When I started this blog, shortly after publication of my guide for writers, Books, Crooks & Counselors: How to Write Accurately About Criminal Law and Courtroom Procedure (Linden/Quill Driver Books, 2011), I often wrote about how to write about legal issues. And occasionally, I see an article, case, or topic I want to share with you. Today, I’ve got two.
If you’re writing about criminal cases in the justice system, you need to be aware of plea agreements: what goes into them, what are the benefits, what are the costs. This NPR story discusses a recent report from the American Bar Association, noting that 98% of criminal cases in the federal courts end with a plea agreement. (I suspect the number is slightly lower in state court, where most cases are brought, but is still very high.) Pleas provide efficiency and certainty, but at what cost to the defendants — and to society? Worth thinking about in your story.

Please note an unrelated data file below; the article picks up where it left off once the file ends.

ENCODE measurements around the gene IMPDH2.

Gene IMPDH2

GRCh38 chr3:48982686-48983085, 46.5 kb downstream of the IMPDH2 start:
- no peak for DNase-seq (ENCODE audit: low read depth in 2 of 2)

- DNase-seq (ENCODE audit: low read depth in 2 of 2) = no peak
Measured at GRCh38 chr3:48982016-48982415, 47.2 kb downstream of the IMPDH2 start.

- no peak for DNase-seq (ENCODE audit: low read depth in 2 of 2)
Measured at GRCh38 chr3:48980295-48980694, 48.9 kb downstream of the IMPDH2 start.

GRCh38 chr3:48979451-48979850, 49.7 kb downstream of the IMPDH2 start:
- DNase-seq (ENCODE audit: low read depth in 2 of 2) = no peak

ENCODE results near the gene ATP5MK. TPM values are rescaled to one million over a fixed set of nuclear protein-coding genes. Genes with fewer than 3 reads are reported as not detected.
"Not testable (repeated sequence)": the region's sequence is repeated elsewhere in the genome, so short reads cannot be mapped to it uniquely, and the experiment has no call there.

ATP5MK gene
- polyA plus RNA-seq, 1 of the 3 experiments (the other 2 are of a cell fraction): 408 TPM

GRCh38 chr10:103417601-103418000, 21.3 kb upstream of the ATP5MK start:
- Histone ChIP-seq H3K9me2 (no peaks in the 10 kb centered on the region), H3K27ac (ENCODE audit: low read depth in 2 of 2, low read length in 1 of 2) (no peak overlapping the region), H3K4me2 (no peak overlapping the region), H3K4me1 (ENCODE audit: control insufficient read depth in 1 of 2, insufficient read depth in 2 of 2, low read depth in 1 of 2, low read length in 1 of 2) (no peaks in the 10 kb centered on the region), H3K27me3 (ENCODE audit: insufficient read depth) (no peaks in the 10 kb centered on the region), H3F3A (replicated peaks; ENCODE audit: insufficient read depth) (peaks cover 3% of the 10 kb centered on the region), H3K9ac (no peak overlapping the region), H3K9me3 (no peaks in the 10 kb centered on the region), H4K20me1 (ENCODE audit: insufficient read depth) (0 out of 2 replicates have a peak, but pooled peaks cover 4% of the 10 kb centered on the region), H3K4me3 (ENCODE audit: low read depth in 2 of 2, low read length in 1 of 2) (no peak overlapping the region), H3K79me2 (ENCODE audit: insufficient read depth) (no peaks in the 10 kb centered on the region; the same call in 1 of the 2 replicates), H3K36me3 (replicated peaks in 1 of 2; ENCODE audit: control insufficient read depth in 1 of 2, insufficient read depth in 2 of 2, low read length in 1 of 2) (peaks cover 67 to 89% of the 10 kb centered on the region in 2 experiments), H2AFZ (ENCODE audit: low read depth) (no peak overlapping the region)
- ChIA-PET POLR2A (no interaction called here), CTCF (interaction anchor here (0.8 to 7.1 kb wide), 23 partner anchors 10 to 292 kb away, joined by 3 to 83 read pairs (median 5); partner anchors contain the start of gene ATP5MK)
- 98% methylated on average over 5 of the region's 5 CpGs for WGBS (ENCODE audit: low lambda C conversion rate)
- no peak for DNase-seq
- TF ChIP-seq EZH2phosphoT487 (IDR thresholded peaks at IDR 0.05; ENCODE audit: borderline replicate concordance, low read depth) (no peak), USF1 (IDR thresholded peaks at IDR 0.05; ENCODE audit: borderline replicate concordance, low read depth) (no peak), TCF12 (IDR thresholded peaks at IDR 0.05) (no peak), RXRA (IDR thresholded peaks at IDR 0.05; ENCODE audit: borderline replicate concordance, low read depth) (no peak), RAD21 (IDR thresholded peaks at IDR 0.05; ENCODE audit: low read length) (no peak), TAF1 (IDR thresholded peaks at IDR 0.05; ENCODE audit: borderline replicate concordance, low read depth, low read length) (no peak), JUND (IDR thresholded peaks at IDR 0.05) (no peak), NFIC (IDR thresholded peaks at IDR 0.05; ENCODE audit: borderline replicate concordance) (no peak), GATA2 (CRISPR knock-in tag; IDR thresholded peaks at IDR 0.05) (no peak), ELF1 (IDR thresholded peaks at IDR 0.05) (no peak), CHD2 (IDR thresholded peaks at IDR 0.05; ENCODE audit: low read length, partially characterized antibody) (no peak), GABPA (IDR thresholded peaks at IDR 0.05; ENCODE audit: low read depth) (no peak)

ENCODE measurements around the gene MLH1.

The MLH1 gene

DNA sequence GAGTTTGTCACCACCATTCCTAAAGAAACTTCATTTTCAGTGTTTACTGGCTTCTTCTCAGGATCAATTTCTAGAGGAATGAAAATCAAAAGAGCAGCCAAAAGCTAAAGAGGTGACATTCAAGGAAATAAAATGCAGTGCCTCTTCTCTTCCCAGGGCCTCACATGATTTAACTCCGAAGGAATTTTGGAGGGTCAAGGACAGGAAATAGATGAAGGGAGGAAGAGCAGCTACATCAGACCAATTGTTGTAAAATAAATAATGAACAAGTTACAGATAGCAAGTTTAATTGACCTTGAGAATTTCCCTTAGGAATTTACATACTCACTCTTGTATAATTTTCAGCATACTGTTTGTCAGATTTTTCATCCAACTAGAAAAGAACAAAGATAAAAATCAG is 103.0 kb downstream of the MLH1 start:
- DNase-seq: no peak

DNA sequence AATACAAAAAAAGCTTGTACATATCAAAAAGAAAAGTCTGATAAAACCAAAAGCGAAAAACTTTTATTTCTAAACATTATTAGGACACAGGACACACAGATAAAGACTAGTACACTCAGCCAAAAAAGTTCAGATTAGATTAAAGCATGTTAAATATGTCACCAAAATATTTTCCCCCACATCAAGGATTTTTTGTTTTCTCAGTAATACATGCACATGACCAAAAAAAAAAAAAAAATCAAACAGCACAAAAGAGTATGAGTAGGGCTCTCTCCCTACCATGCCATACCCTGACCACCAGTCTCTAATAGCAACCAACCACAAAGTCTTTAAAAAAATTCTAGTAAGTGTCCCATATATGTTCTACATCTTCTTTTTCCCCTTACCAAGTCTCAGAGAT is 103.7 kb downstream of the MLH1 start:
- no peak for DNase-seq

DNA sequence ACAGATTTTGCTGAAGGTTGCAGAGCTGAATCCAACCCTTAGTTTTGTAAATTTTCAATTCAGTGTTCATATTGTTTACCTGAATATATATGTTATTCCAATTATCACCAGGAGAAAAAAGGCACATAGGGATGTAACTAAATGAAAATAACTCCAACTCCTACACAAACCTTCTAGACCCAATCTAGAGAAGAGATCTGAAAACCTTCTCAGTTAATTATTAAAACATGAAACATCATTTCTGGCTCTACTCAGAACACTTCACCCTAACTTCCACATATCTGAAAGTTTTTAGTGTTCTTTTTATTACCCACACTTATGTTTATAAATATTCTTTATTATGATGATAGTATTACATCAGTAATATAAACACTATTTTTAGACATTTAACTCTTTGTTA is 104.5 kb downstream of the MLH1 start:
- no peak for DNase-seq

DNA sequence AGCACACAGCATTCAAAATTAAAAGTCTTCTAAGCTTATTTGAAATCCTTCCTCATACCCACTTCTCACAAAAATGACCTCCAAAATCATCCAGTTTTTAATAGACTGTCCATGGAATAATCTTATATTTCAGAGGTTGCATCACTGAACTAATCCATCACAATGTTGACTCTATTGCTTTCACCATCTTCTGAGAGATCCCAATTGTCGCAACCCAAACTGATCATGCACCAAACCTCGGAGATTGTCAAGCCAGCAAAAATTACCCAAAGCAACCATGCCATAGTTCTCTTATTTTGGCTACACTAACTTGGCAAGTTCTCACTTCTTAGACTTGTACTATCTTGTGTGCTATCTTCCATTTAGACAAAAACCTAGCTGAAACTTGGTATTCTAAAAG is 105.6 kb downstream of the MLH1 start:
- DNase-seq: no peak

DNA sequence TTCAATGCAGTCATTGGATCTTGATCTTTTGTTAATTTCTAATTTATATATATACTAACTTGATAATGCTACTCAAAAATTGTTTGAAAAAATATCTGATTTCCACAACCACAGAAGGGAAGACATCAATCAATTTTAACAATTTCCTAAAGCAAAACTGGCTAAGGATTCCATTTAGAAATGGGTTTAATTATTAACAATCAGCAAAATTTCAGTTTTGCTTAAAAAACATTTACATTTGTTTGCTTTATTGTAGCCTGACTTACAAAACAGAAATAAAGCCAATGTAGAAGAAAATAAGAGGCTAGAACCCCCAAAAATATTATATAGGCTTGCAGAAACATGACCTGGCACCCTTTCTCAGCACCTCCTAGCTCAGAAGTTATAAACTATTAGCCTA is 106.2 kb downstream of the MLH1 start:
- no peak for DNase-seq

And too many trials result in wrongful convictions. One is too many. I wrote about such a case in Blind Faith, my latest standalone (written as Alicia Beckman), based on an actual case in Billings, Montana, where the book is set, involving faulty testimony from a state crime lab employee on hair analysis. I was pleased to see this article in the Billings Gazette about two University of Montana law students who worked with the state’s Innocence Project to overturn a wrongful conviction.
Crime victims, their families, and our communities deserve justice, and that’s often the thrust of our stories. But wrongful convictions and unfair plea agreements serve no one.